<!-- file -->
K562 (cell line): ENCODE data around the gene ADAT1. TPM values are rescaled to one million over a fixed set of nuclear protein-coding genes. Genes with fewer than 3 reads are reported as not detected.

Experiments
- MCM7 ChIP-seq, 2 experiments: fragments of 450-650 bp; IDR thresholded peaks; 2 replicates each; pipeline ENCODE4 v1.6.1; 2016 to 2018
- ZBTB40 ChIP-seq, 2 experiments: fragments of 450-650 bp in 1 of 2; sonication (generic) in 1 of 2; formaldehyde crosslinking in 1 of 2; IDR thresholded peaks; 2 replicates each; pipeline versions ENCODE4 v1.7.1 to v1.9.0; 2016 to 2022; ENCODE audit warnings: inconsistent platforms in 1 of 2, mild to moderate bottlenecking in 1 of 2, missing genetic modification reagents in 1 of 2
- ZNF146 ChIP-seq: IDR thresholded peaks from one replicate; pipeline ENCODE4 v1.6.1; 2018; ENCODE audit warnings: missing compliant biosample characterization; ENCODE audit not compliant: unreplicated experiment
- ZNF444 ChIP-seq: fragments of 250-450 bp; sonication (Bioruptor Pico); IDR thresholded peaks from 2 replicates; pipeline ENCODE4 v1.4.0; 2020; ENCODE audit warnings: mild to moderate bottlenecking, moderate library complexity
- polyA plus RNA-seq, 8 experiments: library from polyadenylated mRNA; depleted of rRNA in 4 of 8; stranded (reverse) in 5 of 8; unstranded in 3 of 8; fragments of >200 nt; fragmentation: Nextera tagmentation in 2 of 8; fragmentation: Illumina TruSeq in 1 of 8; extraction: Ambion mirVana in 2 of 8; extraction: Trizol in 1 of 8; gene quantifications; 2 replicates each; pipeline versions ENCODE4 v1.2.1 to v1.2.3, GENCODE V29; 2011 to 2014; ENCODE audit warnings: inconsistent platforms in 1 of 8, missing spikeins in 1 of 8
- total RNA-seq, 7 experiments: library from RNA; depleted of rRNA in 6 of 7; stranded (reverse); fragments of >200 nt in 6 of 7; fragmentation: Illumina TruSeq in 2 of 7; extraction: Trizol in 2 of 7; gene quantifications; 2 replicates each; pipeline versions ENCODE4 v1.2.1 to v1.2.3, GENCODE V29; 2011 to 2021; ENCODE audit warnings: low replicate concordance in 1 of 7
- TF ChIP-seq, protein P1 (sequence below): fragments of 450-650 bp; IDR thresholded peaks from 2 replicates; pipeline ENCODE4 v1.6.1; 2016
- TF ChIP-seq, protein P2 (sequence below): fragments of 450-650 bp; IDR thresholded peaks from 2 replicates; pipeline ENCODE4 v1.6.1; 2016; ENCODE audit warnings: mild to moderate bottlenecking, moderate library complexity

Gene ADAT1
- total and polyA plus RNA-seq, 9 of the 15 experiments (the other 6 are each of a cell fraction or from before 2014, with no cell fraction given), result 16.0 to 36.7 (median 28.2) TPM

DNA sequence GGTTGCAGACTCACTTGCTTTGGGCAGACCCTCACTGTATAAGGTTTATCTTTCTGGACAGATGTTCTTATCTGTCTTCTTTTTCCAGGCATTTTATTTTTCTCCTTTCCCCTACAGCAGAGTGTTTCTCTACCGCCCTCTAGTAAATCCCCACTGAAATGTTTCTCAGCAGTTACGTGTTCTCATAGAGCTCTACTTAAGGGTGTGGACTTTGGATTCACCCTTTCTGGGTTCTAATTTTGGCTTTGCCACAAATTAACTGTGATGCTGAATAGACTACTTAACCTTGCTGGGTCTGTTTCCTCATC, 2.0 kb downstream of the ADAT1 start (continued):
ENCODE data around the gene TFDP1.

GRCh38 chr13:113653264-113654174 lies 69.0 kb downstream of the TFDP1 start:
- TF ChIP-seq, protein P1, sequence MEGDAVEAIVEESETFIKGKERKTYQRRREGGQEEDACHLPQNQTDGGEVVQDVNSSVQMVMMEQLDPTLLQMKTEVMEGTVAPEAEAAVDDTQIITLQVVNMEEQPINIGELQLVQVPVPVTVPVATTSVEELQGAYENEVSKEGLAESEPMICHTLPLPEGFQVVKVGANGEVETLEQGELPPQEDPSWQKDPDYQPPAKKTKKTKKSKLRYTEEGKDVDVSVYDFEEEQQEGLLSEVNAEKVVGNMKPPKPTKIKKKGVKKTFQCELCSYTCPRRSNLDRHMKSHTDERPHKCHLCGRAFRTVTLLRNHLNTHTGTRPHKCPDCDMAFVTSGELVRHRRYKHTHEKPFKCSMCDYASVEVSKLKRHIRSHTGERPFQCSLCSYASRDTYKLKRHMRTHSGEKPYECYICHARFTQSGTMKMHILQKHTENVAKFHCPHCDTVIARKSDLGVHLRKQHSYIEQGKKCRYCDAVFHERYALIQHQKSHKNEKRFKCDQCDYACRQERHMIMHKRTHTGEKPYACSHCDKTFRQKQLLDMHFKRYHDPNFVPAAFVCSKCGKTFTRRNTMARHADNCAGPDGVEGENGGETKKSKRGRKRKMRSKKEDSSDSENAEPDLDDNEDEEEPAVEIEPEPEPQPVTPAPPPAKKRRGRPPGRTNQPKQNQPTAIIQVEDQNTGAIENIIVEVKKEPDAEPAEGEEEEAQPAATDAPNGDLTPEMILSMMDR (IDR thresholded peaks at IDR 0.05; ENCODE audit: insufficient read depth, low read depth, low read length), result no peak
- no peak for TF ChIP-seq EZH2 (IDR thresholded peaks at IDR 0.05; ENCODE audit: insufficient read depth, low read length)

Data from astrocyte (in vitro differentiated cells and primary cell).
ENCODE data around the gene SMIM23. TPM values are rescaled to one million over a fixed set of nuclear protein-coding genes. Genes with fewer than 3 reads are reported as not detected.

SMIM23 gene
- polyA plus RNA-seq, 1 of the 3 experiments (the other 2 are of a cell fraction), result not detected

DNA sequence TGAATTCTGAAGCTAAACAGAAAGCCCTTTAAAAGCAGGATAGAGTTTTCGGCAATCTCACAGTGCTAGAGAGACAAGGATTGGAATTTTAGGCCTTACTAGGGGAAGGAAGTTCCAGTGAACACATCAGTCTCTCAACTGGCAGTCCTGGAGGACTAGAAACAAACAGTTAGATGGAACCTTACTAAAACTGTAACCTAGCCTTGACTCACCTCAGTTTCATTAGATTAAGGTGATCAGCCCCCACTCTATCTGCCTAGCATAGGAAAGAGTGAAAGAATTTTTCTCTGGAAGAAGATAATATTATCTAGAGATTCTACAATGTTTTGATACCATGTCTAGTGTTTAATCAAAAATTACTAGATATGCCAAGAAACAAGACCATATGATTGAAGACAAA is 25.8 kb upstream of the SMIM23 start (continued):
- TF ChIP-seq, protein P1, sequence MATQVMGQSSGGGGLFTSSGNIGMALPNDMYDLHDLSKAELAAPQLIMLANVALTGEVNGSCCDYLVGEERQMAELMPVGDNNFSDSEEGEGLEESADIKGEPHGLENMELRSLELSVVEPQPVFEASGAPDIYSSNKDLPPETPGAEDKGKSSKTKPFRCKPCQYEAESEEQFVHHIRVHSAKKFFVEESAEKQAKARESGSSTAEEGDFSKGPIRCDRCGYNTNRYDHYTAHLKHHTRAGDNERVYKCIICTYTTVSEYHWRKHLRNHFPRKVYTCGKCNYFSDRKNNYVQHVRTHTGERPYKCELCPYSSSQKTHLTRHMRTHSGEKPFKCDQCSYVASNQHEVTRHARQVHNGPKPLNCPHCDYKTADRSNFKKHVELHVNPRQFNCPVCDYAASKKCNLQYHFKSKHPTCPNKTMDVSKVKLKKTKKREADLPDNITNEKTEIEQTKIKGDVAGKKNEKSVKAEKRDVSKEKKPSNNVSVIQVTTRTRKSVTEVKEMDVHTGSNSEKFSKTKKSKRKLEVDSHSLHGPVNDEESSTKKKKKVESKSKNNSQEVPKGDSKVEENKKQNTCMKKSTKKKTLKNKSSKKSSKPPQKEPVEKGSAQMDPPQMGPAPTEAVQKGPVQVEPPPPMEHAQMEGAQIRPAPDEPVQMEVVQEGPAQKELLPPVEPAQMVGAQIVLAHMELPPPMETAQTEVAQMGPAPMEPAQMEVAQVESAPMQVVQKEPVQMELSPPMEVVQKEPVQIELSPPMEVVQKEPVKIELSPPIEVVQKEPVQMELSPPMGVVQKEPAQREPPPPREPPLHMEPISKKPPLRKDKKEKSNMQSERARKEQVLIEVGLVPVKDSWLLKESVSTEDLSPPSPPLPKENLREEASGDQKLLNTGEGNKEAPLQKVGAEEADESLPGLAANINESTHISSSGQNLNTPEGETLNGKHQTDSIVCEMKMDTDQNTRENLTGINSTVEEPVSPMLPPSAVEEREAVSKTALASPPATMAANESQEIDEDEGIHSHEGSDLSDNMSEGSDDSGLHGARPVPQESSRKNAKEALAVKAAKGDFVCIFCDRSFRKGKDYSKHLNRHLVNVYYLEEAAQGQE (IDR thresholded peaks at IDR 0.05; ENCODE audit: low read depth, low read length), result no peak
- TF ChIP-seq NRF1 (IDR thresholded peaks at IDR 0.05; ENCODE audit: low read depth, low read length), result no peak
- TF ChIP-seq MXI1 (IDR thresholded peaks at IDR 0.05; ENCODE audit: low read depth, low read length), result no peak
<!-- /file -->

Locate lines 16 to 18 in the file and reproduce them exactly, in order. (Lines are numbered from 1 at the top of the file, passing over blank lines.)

- TF ChIP-seq, protein P1, sequence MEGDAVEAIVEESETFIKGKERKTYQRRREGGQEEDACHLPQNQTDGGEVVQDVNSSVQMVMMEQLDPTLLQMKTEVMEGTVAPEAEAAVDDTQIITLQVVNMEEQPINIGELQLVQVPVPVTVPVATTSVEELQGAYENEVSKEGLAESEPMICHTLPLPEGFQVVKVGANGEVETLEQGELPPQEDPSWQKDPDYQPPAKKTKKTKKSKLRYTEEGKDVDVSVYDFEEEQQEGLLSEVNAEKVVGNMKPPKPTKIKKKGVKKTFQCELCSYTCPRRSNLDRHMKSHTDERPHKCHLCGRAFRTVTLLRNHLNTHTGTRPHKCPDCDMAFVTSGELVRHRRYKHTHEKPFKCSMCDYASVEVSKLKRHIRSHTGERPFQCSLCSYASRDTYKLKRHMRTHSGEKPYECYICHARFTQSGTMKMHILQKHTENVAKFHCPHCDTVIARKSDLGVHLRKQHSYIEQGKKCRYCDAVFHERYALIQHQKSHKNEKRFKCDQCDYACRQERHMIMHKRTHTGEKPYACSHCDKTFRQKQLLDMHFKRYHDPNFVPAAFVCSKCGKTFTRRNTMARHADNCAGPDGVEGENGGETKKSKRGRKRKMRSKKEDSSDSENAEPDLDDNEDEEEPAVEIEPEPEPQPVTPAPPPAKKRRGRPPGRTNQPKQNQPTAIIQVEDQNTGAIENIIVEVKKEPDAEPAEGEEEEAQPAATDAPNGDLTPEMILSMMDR (IDR thresholded peaks at IDR 0.05; ENCODE audit: insufficient read depth, low read depth, low read length), result no peak
- no peak for TF ChIP-seq EZH2 (IDR thresholded peaks at IDR 0.05; ENCODE audit: insufficient read depth, low read length)

Data from astrocyte (in vitro differentiated cells and primary cell).